Beyond the Great Story returns to the theme of "textualisation". Berkhofer's aim is to examine "the possibility of a new rhetoric and poetics of history". To this end, he analyses various modes of historiography and unpicks them with great care, seeking to understand how the "Great Stories" that historians tell might, or might not, need to be sustained by reference to real "Great Pasts". If this concrete foundation cannot be sustained - and Berkhofer's interest in Hayden White leads him to believe that this is the case - the project turns to questioning whether historians could benefit by better understanding the rhetorical strategies they use, rather than unconsciously being led by them.
Berkhofer concludes that the "question" finally is to ask how we get beyond a study of metahistory to a new kind of textualisation. This, he feels, is "the challenge issued and the burden bestowed by Hayden White and others". This is undoubtedly the case, although one perhaps ought to add the question, "textualisation to what purpose?" So far, the "burden" of White has been taken as a rather arid examination of the way in which history is written, rather than a response to the realisation that history is written as a political act. Given their roots in the theories of poststructuralism, these textualist analyses also cling to curiously "modernist" notions of the historiographical text as a fetishised, discrete object, and the historian as a lone author. Quite clearly no one history book can satisfy the entire gamut of contemporary, critical demands, and it is not entirely clear to me why it should. Linda Orr notes that the "urgency" of 19th-century historians seems to have disappeared in much contemporary writing, and this is certainly the case with Berkhofer, Ankersmit and Kellner. The "problems" of multiculturalism, race and gender are all noted, present and correct, but in these examinations there is no sense that there is anything at stake.
This is thankfully not the case with Keith Jenkins's On "What is History?" From Carr and Elton to Rorty and White, which not only negotiates the "burden" of Hayden White, but also implicitly the "burden" of John Vincent. As with his earlier book Rethinking History, Jenkins has produced an accessibly written, confessed polemic, aimed at students but essential for historians of all ages. On "What is History?" usefully summarises a range of critical arguments, and demonstrates that much of the suspicion over poststructuralism has rested on misreadings and misrepresentations of such theorists as Michel Foucault and Jacques Derrida. After the introductory chapter, E. H. Carr and G. R. Elton are dispatched in an illuminating and entertaining manner; in particular, Jenkins shows that Elton's Return to Essentials had to base much of its argument on ad hominem attacks against the postmodern brigade, because that was the only way Elton could attempt to privilege his "experience" over theirs; and "experience" is essentially all that sustained his view of how to do history.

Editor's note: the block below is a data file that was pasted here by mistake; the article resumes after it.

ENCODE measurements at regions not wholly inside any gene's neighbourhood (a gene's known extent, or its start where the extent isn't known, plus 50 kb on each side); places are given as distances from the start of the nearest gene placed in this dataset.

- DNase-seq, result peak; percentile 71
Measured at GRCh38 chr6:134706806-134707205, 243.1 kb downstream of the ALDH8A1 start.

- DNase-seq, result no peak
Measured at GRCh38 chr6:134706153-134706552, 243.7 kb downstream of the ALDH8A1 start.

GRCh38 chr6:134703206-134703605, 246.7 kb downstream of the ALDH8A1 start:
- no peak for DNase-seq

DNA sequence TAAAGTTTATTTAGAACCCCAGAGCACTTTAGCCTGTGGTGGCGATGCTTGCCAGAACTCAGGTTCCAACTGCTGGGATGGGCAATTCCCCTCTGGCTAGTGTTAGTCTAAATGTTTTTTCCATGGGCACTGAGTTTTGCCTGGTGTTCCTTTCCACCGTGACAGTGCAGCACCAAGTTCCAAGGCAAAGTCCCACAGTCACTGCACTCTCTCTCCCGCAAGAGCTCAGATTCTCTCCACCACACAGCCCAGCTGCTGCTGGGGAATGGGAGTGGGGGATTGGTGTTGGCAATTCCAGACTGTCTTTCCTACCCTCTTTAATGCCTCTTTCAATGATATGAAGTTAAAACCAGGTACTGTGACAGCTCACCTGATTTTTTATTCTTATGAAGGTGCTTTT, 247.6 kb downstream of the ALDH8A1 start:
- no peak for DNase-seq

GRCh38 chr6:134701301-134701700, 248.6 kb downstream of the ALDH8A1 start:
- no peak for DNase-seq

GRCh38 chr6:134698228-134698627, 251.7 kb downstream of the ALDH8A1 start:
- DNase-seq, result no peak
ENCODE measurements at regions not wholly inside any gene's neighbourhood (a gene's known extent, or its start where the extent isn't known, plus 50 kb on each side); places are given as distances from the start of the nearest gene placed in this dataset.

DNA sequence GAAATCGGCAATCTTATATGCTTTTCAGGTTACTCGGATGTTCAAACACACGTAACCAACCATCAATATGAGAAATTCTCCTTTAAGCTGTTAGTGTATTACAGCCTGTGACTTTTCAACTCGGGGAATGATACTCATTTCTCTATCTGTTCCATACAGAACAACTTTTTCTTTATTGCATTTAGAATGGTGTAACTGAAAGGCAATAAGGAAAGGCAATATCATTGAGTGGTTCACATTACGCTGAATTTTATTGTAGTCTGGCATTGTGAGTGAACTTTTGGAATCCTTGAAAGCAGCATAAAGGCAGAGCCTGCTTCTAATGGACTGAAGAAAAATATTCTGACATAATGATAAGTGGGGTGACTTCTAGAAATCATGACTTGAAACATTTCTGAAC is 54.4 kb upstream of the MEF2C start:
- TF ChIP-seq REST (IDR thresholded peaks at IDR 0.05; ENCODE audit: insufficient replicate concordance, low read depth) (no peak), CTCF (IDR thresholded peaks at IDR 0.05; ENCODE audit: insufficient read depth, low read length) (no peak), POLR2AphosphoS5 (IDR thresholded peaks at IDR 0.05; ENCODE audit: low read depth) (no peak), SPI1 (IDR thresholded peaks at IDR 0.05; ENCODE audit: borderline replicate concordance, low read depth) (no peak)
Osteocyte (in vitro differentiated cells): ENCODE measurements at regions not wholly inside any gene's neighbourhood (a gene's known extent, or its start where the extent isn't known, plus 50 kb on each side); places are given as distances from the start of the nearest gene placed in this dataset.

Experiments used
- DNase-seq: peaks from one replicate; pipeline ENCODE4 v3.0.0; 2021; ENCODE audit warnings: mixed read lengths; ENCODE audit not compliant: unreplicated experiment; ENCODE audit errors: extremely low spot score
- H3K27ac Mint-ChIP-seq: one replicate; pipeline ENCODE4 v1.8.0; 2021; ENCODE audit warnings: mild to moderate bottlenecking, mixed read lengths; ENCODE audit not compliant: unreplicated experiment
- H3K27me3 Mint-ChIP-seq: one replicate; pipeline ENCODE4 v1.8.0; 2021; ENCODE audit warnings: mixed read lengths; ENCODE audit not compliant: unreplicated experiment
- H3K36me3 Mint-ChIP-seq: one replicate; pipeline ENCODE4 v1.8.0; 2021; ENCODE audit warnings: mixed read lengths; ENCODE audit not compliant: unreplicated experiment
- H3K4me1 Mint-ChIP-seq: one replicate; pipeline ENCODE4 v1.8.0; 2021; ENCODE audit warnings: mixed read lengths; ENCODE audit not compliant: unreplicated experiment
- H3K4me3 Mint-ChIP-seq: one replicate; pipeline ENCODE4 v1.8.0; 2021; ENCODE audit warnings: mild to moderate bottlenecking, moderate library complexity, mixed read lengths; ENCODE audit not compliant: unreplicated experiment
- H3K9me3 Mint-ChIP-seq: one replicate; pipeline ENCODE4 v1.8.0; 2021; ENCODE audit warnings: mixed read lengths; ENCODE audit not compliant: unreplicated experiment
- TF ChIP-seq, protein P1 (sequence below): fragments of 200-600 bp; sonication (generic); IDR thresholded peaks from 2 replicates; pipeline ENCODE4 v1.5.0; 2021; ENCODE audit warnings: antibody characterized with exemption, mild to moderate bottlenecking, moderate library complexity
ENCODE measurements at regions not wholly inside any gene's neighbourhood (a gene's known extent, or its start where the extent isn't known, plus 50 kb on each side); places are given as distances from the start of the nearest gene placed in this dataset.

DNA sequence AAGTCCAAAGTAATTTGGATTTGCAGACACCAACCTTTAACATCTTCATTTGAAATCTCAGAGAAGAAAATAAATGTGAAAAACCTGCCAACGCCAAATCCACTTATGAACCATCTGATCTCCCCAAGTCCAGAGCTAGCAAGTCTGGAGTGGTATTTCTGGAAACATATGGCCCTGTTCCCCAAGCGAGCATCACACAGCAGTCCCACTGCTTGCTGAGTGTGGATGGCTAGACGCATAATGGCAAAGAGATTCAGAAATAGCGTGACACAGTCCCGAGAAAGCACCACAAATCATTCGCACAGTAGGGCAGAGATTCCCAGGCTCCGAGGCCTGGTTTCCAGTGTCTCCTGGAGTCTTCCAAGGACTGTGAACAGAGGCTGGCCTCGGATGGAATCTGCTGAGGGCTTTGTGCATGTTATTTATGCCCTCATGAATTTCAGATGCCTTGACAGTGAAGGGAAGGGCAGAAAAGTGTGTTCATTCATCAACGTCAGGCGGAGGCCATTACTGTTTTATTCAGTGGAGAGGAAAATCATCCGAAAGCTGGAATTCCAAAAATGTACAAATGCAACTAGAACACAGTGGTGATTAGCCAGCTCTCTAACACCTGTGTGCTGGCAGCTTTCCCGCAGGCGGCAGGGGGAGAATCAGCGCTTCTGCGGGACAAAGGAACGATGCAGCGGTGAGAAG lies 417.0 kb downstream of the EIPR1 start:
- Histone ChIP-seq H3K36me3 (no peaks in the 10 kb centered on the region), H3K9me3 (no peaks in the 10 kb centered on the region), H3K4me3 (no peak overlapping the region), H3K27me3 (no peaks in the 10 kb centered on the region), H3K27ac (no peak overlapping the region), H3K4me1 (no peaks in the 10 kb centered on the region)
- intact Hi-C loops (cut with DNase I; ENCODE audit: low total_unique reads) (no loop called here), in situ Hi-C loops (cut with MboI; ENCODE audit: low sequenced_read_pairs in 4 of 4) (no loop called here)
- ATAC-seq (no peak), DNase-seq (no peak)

This demolition of traditional historiography's "impotent modernism" is pedagogically directed: Jenkins is trying to suggest what should form the basis of historiographical instruction. Consequently, he goes on to invoke and explicate the relativist philosophy of Richard Rorty to argue that rhetoric is now "the only game in town". White then provides the tools for understanding how rhetoric in history writing is constructed and what it implies. Crucially, however, Jenkins emphasises White's major fault: that he downplays the importance of the ideological in favour of his taxonomic analysis of the tropes of metaphor, metonymy, synecdoche and irony. On "What is History?" concludes by noting that a theory of history, and a theory of writing history, are inextricably intertwined; and that both are ideological.
If Jenkins has flaws, it is perhaps that his accessible style sometimes collapses into confusion under the strain of trying to translate the more obscure elements of critical theory, particularly in his first chapter; and that his choice of theorists might be disputed. Foucault enters tantalisingly at the point where White leaves off, as an illustration of how to put theory into practice, but then disappears once more.
However, Jenkins is the only writer here to recognise and make a virtue of the fact that historians do not write into a vacuum, and to grasp that any history text is inevitably in dialogue with all the other words our profession produces. Although one might argue that Carr and Elton are perhaps two of the easier targets from the traditional, "English" approach to history, On "What is History?" also presents what is perhaps the most radical position of all these books: it is political, and it is aimed at the next generation of historians. The "burden of history" may yet be successfully carried into the utopian future of a new practice of writing.
John Arnold is a postgraduate researcher at the Centre for Medieval Studies, University of York.
A New Philosophy of History
Editor - Frank Ankersmit and Hans Kellner
ISBN - 0 948462 78 7 and 77 9
Publisher - Reaktion
Price - £29.95 and £12.95
Pages - 304